They call Texas A&M quarterback Johnny Manziel "Johnny Football."
Then they should call former Texas A&M pitcher Michael Wacha "Michael Baseball."
"I've been called that by a couple of people," Wacha said with a laugh. "But not too much.
"I wouldn't consider it a nickname, or anything."
How about Mikey Baseball?
Whatever, this guy is good ... really good. To the delight of a packed house, Wacha highlighted the St. Louis Cardinals Caravan stop Friday evening at the Missouri Farm Bureau Center in Jefferson City.
Less than a year after pitching for Texas A&M --- not much less, it was 364 days later --- he made his debut with the Cardinals. Wacha was 21 at the time and he went 4-1 with a 2.78 ERA in 15 appearances in the regular season, highlighted by one-hitter against the Washington Nationals in September.
To refresh your memory, that no-hit bid was broken up with two outs in the ninth inning.
"It was an amazing experience," Wacha said. "My goal has always been to make it to the big leagues, and it definitely came true this past season.
"I wasn't always successful, I got hit around a couple times. But it was a learning experience the whole time, whether it was good or bad. Now, the hard part's trying to stay there, that's my main focus right now."
This should not be a problem.
Wacha was devastatingly good in the postseason, winning a crucial Game 4 in Pittsburgh --- an elimination game for St. Louis --- when he held the Pirates hitless through 7 1/3 innings in a 2-1 win.
Then he was named the MVP of the NLCS, going 2-0 --- including a win over the now-$31 million dollar a year man, Clayton Kershaw --- allowing no earned runs and just seven hits in 13.2 innings.
Wacha is 6-6, 210 pounds with a blistering fastball and a nasty change-up. But winning those games was as much about guts and mental toughness as it was his physical tools.
"There were definitely some nerves," Wacha said. "But I just tried to approach every single game the same way and not let the moment get to me.
"I think it had a lot to do with talking to those veteran guys in our clubhouse, like Adam Wainwright and Chris Carpenter. They helped me prepare for anything."
Wacha was joined on this stop by fellow pitcher Tyler Lyons, prospects Jermaine Curtis and Stephen Piscotty, alumni Alan Benes and John Costello, and broadcaster John Rooney.
Rooney --- a veteran of almost 30 years --- will be in his ninth year in the radio booth with Mike Shannon.
"We have a good time up there," said Rooney, 59. "If you don't get along and have respect for each other, it can be a long season. Because from the middle of February to the end of the season, I see those guys a lot more than I see my family.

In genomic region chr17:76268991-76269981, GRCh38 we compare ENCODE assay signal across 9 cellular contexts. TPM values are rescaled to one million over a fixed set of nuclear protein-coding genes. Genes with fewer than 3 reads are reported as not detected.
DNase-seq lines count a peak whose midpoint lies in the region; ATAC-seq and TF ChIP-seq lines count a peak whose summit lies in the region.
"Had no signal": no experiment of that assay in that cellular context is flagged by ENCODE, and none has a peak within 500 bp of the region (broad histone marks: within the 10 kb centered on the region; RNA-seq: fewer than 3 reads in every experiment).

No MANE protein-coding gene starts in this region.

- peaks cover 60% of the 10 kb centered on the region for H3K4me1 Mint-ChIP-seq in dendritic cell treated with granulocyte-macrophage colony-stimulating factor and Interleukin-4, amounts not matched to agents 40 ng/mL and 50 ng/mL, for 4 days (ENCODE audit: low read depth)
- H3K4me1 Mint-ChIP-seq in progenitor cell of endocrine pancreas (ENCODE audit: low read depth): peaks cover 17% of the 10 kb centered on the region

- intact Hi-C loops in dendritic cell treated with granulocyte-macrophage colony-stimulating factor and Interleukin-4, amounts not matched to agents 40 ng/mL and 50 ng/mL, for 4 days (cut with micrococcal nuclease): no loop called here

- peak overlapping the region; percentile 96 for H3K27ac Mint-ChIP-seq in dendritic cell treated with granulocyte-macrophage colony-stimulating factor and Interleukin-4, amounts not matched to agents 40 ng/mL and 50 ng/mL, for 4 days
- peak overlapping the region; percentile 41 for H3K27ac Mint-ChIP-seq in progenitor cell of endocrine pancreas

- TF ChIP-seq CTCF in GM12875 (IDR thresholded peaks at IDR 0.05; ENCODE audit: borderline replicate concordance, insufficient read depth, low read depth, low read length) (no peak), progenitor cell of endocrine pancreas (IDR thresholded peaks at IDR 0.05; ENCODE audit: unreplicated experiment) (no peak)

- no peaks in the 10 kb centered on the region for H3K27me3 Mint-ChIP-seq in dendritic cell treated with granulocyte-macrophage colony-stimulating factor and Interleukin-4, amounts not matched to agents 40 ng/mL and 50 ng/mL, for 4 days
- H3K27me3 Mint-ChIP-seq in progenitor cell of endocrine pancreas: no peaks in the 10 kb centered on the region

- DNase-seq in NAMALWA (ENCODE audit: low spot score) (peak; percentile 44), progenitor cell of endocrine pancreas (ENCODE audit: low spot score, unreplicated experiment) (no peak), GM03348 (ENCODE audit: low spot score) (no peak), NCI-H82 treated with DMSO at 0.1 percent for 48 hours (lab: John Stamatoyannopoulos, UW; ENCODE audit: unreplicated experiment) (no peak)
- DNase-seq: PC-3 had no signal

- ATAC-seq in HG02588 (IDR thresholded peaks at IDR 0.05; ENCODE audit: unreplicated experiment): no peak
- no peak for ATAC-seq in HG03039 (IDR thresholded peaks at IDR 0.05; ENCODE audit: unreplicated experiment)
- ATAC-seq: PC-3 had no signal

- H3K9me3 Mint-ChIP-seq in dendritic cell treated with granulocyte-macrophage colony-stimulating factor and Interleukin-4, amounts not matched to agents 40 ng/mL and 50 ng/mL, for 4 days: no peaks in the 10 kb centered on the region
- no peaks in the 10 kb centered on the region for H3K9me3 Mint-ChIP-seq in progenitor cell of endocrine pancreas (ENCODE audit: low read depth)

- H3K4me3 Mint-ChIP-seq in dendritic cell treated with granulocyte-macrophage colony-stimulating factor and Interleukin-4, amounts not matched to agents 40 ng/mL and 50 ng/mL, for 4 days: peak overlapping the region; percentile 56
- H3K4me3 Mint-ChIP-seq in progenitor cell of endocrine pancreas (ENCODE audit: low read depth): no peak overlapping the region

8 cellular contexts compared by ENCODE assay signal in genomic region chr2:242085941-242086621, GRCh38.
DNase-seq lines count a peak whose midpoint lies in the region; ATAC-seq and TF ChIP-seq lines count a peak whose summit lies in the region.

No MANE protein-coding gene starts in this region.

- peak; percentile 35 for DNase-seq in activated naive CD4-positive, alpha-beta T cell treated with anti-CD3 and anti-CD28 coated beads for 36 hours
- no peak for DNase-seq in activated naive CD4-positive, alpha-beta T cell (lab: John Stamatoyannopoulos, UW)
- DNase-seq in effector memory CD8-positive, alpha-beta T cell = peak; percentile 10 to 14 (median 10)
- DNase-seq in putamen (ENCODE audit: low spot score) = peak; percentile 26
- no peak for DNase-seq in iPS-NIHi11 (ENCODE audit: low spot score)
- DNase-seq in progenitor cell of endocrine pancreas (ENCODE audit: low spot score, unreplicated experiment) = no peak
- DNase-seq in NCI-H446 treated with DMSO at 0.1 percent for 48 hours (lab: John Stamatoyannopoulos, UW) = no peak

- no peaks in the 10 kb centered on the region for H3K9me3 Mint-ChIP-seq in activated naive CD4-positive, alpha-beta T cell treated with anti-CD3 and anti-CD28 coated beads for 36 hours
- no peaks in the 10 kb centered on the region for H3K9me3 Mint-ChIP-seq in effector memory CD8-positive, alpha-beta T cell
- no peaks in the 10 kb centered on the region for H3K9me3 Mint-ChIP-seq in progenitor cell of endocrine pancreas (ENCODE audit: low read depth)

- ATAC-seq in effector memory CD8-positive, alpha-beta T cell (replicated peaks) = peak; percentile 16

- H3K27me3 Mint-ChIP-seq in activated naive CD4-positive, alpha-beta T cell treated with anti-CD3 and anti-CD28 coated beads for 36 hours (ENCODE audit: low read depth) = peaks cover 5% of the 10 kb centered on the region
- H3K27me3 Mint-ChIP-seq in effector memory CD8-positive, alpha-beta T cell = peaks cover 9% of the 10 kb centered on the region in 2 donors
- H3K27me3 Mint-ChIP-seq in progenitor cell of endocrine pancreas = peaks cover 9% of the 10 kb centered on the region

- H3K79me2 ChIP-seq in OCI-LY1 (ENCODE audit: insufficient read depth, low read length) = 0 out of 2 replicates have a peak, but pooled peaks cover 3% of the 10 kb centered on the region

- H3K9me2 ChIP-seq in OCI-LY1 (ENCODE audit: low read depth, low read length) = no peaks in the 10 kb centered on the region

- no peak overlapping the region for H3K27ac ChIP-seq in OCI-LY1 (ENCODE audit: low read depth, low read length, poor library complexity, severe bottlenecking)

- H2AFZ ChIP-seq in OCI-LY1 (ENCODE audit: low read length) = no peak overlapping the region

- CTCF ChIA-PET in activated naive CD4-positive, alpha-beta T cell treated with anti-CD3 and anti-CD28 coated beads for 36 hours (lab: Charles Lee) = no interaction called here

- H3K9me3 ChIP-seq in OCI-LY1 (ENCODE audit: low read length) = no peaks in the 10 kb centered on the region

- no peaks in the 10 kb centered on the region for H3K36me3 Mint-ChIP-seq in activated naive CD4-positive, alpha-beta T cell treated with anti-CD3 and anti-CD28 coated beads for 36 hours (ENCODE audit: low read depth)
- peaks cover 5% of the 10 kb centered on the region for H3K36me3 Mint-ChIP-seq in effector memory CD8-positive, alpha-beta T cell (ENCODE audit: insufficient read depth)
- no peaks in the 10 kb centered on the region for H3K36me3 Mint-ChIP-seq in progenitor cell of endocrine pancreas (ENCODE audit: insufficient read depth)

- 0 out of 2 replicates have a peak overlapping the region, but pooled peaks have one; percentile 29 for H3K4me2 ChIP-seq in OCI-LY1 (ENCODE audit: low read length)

"Every day, I know I'm going to laugh and have a good time. Because if we're having fun --- win or lose --- the listeners will have fun."
It's certainly more fun when the Cardinals are winning. This has not been a problem, either.
"When I first started at KMOX way back when, Jack Buck told me that there's nothing better in sports than winning baseball," Rooney said. "And he's sure right about that."
After winning the World Series in 2006 and 2011, the Cardinals advanced to the NLCS in 2012 and went to the World Series last year, losing to Boston in six games.
"They had such a great blend last year, with the young players and the veterans," Rooney continued. "Many of those young players had never played in the months of September and October, and they played to the top of their games."
Especially the young pitchers like Wacha, Lyons, Seth Maness, Shelby Miller, Carlos Martinez and Trevor Rosenthal. All are 25 or younger, and all are armed and dangerous.
"My goodness, what the Cardinals did with their young pitchers, I've never seen anything like it," Rooney said. "And we might not see anything like it again.
"But with this pitching, the Cardinals should be good for a long, long time."
Said Wacha: "It's unbelievable. It seems like every guy we have goes out there and competes and win games. Having a lot of young guys and having Yadier (Molina) behind the plate ... it's just awesome having him back there.
"He really helps me out, as well as all the other pitchers."
In the offseason, the Cardinals' major moves were two additions --- shortstop Jhonny Peralta and center fielder Peter Bourjos --- and one substantial subtraction --- Carlos Beltran.
"Carlos Beltran signed for a lot of money with the Yankees, the Cardinals just couldn't match that kind of money," Rooney said. "I love Carlos Beltran and I love being around him. He's a great, great player and a great ambassador for the game and he'll do well, but I think it was the right move.
"I like all their moves. I'm really looking forward to spring training and seeing how it all shakes out."
We'll close with more Wacha. He's not just a rising star, he's already a star.
Well, not to everyone. During the long line of kids getting autographs on baseballs, hats and T-shirts, a young girl ('m guessing she was about five) was not impressed.
"That's not your name," she said to Wacha after he signed her baseball.
"Yes it is," Wacha said with a smile bigger than Busch Stadium. "That's my name, that's how I spell it."
"Well," she smiled back, obviously trying to win The Cutest Kid Award, "okay."
With that, the hand that helps produce a mid-90s fastball and a NLCS MVP trophy, gently exchanged a high-five with a hand the size of a marshmallow.
A great moment.
But then, what would you expect from Mikey Baseball?